Part Three) THE ART OF TWO WORLDS:   Have you ever tried to draw a picture of people in motion? If so, then I’m sure you must know that it isn’t easy transforming a static image into a kinetic flow of visuals. To begin with, a background has to be put in place accompanied by each of the main figures (hero, villain, street, or tree).  Once that’s been done, each element within the scene has to then be stylised, sculpted, and correctly rendered in order to reflect what the story is trying to say (the sun shining, a hero smiling, a villain hanging from a tree. After that, color, shade, and depth are added to the mix; so the final image can match the writer's initial intent (a happy hero smiling on a sunny day while a villain hangs from a nearby tree). And last, but not least, this step-by-step process has to be carried out again, and again, and again, each time signifying a shift in what’s happening, where it’s happening, why it’s happening, and how it’s happening.

Yeah. That’s right. It’s as simple as that. Even though it isn’t very simple being an artist because they can sometimes spend up to sixteen hours a day drawing, shading, inking, or coloring in a series of images. Yet, as luck would have it, these two episodes of The Flash have found two men more than up for the task. 

Issue 40 was illustrated by Carmine Di Giandomenico, and, as you can clearly see from the pictures provided, his style of art is very lucid in tone despite being very dramatic in temperament. A good example of this can be seen in the first few pages, because on page one he drew a big picture of Gorilla Grodd’s angry looking face, Ooga-Ooga, whereas on pages two and three he drew a double page spread illustrating Barry trying to outrun his grasp. More or less I thought each of these pages was very visually stimulating and goes to show how much power an image can possess without being a tangible commodity.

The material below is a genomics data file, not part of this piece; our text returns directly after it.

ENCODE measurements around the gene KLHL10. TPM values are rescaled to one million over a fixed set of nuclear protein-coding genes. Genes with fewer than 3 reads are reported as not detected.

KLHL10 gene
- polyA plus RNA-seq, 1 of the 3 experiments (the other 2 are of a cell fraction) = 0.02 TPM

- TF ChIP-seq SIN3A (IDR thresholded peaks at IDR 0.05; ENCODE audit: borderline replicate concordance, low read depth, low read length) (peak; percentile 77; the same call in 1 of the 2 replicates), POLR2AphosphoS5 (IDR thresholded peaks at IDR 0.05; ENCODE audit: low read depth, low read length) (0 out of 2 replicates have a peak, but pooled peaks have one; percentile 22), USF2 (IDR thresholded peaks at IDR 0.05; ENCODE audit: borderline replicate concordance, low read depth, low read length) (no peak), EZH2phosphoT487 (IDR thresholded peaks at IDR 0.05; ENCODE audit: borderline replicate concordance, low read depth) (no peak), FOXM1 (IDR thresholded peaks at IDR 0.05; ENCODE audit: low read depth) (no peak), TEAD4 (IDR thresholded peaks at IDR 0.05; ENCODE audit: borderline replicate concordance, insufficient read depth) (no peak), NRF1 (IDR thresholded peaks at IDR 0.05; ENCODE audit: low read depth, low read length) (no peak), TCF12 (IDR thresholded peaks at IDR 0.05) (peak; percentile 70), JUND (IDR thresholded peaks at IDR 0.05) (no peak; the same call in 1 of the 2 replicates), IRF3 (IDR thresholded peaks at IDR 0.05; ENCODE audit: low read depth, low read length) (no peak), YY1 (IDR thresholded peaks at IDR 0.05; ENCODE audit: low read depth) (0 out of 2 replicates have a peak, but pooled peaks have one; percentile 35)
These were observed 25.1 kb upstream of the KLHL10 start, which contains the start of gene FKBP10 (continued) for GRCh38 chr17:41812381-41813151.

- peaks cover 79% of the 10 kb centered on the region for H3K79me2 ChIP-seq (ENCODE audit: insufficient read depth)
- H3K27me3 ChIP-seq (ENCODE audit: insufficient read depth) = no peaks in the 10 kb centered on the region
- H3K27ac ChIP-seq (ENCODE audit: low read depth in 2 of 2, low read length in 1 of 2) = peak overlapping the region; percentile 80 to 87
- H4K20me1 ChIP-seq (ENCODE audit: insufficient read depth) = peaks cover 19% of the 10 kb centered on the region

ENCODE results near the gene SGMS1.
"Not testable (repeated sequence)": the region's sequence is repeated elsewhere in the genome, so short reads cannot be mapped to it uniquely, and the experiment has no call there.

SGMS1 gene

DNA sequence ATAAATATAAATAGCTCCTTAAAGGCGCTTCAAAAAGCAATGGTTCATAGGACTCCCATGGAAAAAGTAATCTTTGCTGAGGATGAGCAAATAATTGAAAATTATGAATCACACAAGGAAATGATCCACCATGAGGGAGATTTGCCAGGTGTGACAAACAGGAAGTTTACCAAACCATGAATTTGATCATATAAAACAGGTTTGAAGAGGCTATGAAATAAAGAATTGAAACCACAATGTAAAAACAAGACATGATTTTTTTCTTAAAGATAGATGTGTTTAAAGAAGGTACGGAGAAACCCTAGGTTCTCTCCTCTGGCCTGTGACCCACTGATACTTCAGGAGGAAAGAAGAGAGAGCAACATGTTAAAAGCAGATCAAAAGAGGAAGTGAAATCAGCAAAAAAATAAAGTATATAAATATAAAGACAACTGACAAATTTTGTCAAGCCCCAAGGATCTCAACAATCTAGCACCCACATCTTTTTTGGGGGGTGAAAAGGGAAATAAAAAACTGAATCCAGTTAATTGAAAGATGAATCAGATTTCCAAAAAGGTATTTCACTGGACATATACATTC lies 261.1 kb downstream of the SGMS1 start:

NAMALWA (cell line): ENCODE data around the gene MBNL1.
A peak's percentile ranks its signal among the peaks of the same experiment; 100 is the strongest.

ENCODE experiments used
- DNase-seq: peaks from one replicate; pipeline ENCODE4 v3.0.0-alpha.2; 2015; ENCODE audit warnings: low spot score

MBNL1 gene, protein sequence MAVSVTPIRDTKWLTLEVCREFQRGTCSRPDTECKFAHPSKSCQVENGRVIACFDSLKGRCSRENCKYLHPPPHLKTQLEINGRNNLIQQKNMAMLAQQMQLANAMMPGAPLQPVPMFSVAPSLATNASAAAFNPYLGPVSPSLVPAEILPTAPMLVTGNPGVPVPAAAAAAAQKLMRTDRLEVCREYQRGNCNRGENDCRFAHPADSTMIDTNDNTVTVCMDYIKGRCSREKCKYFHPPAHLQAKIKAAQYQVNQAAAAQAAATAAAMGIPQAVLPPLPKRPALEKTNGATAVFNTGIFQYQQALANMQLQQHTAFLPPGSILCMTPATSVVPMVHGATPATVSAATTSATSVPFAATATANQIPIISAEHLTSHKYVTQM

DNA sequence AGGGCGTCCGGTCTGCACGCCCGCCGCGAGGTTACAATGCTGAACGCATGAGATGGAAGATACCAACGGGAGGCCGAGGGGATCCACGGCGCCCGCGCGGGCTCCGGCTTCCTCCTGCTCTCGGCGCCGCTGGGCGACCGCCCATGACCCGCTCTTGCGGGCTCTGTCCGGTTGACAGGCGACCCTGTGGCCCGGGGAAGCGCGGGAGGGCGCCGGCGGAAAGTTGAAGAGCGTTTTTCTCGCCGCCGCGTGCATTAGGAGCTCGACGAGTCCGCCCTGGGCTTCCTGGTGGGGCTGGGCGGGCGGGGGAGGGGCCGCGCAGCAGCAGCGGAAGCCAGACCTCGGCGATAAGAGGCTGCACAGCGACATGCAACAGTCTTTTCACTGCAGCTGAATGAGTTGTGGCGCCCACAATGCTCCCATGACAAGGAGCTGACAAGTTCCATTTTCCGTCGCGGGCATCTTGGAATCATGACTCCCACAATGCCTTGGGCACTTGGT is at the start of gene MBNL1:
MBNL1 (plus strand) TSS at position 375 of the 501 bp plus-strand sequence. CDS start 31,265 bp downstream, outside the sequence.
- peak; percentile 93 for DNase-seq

Along similar lines, I can also say the same thing about Carlos D’Anda’s artwork, the artist for issue 41. Except in his case, his style of art is far more conventional by design, despite having a cartoonish edge when expressing emotion, depth, and visual continuity. Which is a good thing; all in all, as it goes to show that no matter who draws this book, it’s normally someone who can draw a picture of people in motion. 

Do you know what song was running through my head during that scene where Barry helplessly fell through the sky? Yes. That’s correct. It was the following song harmonized by Coldplay, “Speed of Sound”.

Now I know this may sound rather silly, but the one thing that always slows me down is when I eat a big dinner. Go on, try it yourself so you can see what I mean. Stuff your face like there’s no tomorrow, and see how long it takes before you want to... tooo... yawwwnnnnn... Zzzzzzzzz. 

Comparison made. 

At the end of issue 41, Barry Allen goes to visit a special someone so they can help him get his powers back and save the city. So, out of the following eight candidates, let’s see if you can guess who this mysterious person is? Could it be... 

  • Superman: Sounds reasonable.
  • Doctor Phil: Couldn’t hurt. 
  • Donald Trump: Could hurt.
  • Godspeed: Ouch!
  • Godknows: Wasn’t that a Beach Boys song?
  • Iron Man: That was a Black Sabbath song!
  • Wonder Woman: She’s no song, more of a melody! 
  • Doctor Hugo Zee Hackenbush: What was the question again?
Nuff said. 

FLASH #40 & #41 FLASH #40 & #41 Reviewed by David Andrews on March 20, 2018 Rating: 5